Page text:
As I began to say last Thursday, Greg Mottola‘s Adventureland (Miramax, 4.3) is modestly pleasing — a period relationship drama with comedic spritzing that’s unforced, settled down, not bawdy or coarse, and proportionately buyable. That’s another way of saying it’s a piece of recognizable realism with two solid, nicely unpretentious performances from Jesse Eisenberg and the always sublime, rock-sexy Kristen Stewart.

When I begin to watch a film about kids in their early 20s doing whatever, I silently pray to myself, “Please don’t let it be stupid.” Or “please let the characters not be gullible or at least have a shred or two of common sense, or at least a capability for intelligent dialogue….please.” Most of the time films of this sort fart in my face, but not this sucker. Adventureland is bright and honest and restrained in a likable, low-key way.

I didn’t like some aspects. I could have done without the stabs at humor. (They feel off-point.) The parents of Eisenberg’s character — Jack Gilpin, Wendie Malick — felt overly curt and charicatured. But I was generally pleased. Not to the point of doing cartwheels in the Brill building lobby, but a film can put you in a pretty agreeable place without making you get all gymnastic.

The irony is that this intelligent, mild-mannered quality may turn out to be a commercial problem. There’s almost nothing in it for the apes who love the downmarket obviousness of the cruder Judd Apatow comedies (I Love You, Man, Forgetting Sarah Marshall, The Year One).

I can just hear the word-of-mouth outside the plexes next weekend. Viewer #1: “So is it funny? Is it foul? Do girls get naked in it? Does anyone lean out of a moving car and throw up?” Viewer #2: Uh, well…no. It’s not really a comedy-comedy. In fact, it’s not even a dramedy. Nobody gets pissed on or thrown up on. Nobody gets naked. It’s more of a nice little realistic love story between two fairly aware people. No tricks or gross-outs.” Viewer #1: “Fuck that!”

Martin Starr, Jesse Eisenberg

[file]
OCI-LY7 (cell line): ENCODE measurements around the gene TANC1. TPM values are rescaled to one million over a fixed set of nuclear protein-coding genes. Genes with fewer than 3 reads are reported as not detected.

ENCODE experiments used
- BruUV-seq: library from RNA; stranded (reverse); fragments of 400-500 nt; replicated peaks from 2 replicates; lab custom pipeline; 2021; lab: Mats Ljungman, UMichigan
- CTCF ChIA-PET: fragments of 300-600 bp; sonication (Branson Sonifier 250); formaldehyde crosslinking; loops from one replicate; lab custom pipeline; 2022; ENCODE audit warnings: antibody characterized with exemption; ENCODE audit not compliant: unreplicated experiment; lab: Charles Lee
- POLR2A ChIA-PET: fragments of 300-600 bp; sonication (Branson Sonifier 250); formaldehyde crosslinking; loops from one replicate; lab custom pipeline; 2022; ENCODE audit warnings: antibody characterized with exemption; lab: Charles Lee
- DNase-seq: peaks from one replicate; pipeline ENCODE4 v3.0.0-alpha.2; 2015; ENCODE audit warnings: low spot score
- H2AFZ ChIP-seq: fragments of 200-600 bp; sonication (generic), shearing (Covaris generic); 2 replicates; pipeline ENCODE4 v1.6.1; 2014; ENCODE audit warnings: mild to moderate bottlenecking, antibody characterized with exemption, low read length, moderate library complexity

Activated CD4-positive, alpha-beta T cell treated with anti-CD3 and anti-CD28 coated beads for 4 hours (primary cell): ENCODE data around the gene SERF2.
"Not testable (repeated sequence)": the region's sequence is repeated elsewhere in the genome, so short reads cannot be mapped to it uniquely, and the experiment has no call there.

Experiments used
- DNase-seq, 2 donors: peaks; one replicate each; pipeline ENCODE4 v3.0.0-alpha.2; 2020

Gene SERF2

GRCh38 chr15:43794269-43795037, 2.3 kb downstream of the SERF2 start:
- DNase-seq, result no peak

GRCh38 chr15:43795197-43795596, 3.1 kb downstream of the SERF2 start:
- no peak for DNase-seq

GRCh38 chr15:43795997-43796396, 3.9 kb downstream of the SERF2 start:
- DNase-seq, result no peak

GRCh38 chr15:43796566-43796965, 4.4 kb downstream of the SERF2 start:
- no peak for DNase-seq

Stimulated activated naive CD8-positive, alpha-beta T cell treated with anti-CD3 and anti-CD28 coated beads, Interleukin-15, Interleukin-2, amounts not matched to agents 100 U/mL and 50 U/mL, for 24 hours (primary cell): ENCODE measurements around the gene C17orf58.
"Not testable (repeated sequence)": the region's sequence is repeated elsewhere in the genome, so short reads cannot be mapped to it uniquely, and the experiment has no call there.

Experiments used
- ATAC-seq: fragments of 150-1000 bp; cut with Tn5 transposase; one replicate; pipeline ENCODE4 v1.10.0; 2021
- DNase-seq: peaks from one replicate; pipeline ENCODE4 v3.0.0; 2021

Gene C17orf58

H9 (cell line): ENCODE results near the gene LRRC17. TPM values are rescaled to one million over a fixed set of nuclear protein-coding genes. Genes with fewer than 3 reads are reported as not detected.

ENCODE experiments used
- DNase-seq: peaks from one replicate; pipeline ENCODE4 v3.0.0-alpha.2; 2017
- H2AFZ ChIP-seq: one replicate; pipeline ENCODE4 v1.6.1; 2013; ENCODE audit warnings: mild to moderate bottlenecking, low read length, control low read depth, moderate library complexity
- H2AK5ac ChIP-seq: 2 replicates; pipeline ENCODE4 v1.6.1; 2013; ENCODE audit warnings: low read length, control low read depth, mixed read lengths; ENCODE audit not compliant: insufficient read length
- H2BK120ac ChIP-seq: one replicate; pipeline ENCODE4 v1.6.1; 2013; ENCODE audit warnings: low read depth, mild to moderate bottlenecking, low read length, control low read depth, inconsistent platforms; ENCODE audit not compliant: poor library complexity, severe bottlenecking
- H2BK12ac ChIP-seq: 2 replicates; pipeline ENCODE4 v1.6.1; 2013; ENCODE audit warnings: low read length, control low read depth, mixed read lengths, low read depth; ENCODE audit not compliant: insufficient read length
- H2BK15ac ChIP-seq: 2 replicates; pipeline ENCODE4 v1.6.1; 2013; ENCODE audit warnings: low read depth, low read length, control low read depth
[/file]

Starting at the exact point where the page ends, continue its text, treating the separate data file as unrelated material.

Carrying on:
Set in the early ’80s Pennsyvania, it’s about a virginal college grad (Eisenberg) who takes a nothing summer job in a local amusement park after being told by his parents that they can’t afford to pay for his grad-school tuition, much less a trip to Europe. He gradually falls in love with coworker Em (Stewart), who slowly begins to reciprocate despite a side affair she’s having with Connell (Ryan Reynolds), an older married guy who works as the park’s mechanic.

Secondary loser-type characters float in and out — the park owner (Bill Hader ) and his wife (Kirsten Wiig), a brainy Jewish nerd type (Martin Starr), a straight-laced hottie (Margarita Levieva ). Various obstacles, complications, and distractions manifest. But the Eisenberg-Stewart thing — will they? can she? should he? — is the main order of business.

And it all cruises along within an ’80s period vibe. Like a cousin of All The Right Moves. Everything looks and feels a bit grubby and low-thread. Terry Stacey‘s cinematography has a slightly downgraded feeling to it, like a none-too-slick New Line film of the era.

Mottola, the director-writer, uses Lou Reed‘s “Satellite of Love” on the soundtrack (and even throws in a discussion about the lyrics at one point), but the song that seems to sum up Adventureland, for me, is “It’s A Turn Down Day” by The Cyrkle. Generationally wrong, of course, but tonally or attitudinally it’s somehow right in line. I can’t explain it any more fully than this.